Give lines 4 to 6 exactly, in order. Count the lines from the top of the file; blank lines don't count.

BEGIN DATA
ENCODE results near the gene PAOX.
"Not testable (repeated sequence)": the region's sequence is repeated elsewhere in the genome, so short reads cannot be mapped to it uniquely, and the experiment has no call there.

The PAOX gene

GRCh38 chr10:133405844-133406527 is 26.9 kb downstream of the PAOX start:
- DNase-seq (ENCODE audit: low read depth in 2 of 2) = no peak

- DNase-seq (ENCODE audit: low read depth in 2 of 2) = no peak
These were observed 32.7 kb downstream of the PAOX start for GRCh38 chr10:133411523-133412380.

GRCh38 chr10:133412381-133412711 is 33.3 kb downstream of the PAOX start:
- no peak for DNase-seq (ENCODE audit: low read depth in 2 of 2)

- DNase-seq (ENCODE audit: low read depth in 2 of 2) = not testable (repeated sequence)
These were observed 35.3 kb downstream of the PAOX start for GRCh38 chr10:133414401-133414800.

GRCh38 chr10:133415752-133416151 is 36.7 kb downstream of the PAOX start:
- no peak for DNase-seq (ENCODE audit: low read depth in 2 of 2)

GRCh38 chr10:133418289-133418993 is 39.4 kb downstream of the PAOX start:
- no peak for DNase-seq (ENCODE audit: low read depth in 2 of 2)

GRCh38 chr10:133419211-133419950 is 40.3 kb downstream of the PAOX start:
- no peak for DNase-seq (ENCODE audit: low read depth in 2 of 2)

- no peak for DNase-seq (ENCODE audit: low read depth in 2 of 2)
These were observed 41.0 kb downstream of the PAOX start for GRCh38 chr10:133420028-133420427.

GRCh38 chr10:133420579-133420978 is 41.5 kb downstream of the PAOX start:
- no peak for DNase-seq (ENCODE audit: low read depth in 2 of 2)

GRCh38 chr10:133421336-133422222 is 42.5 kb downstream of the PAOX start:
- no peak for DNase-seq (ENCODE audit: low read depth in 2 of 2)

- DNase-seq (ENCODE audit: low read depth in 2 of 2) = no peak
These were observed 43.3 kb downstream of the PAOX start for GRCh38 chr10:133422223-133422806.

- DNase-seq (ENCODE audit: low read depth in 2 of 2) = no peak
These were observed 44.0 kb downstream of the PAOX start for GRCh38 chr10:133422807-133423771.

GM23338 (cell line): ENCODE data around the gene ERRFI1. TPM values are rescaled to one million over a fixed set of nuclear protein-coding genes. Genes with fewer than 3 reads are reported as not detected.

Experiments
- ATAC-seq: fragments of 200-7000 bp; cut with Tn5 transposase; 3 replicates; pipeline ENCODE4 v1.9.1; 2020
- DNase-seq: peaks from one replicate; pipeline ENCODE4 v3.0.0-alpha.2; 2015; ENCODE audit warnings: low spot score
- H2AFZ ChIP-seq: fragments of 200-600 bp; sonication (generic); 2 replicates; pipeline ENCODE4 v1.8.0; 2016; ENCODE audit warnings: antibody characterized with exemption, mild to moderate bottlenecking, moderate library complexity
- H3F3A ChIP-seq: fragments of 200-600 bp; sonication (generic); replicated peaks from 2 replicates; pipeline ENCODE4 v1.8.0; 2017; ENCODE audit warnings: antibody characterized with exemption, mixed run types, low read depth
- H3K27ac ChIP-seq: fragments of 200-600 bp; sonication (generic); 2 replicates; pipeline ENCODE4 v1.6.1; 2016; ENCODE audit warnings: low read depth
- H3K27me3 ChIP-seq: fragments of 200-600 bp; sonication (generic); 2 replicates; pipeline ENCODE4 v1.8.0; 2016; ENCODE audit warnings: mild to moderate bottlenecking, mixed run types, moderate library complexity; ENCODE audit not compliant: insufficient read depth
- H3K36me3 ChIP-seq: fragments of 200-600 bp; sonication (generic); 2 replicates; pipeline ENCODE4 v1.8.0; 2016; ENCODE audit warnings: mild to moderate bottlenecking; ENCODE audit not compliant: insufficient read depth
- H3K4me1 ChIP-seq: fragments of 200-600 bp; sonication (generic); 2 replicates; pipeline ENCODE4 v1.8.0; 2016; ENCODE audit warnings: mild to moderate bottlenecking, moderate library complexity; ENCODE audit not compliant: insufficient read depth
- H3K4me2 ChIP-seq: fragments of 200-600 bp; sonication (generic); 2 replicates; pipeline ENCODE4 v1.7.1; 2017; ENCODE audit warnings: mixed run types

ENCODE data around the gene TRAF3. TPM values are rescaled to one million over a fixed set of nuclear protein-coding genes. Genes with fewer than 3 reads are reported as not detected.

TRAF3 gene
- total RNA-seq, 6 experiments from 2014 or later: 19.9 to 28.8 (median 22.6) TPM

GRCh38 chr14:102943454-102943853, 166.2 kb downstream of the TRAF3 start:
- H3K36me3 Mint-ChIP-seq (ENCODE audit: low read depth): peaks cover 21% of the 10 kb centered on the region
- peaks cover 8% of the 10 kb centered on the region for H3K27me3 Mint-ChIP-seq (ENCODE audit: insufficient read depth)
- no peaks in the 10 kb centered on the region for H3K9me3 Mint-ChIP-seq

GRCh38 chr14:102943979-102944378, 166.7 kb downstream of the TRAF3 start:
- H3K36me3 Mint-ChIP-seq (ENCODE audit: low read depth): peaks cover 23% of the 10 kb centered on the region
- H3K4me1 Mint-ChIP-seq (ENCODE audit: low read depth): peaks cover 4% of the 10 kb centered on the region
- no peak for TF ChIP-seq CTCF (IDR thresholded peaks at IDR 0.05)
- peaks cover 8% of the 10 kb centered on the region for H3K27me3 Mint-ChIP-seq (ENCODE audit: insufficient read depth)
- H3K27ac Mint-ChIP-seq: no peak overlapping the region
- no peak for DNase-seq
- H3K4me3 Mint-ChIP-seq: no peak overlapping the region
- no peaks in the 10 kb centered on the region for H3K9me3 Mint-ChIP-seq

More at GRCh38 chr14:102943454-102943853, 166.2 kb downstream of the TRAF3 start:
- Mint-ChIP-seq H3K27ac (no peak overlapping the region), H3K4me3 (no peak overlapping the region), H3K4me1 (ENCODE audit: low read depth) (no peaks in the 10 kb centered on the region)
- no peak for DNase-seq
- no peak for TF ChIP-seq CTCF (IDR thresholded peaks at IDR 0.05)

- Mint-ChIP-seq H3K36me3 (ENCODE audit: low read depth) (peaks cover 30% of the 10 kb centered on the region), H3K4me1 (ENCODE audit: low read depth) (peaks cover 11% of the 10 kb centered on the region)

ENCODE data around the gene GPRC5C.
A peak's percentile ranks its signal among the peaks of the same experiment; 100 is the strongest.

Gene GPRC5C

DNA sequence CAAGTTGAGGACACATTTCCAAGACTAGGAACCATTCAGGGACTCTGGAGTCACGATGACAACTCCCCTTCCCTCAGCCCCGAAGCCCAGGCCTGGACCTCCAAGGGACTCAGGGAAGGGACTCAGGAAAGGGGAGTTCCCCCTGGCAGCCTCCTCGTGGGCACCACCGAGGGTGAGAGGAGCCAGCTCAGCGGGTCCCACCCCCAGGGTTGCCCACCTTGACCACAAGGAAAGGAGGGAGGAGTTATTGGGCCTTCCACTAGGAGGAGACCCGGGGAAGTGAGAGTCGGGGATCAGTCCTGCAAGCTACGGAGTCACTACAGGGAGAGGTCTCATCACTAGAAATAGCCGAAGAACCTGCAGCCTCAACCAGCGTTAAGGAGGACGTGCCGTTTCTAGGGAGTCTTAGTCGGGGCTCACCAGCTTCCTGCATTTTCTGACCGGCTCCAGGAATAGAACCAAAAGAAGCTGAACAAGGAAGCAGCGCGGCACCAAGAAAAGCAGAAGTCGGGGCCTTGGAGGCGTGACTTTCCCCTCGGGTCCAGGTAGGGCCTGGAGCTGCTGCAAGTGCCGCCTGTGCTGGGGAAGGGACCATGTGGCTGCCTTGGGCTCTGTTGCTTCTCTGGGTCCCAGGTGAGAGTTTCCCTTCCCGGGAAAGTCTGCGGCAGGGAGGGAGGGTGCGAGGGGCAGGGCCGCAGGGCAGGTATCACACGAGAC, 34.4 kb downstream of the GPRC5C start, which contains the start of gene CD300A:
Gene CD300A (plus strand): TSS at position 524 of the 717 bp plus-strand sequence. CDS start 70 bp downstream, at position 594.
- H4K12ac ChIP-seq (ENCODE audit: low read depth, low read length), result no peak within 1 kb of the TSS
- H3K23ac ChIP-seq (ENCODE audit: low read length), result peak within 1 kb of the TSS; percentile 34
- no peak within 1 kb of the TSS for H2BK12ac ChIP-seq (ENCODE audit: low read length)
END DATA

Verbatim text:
GRCh38 chr10:133405844-133406527 is 26.9 kb downstream of the PAOX start:
- DNase-seq (ENCODE audit: low read depth in 2 of 2) = no peak

- DNase-seq (ENCODE audit: low read depth in 2 of 2) = no peak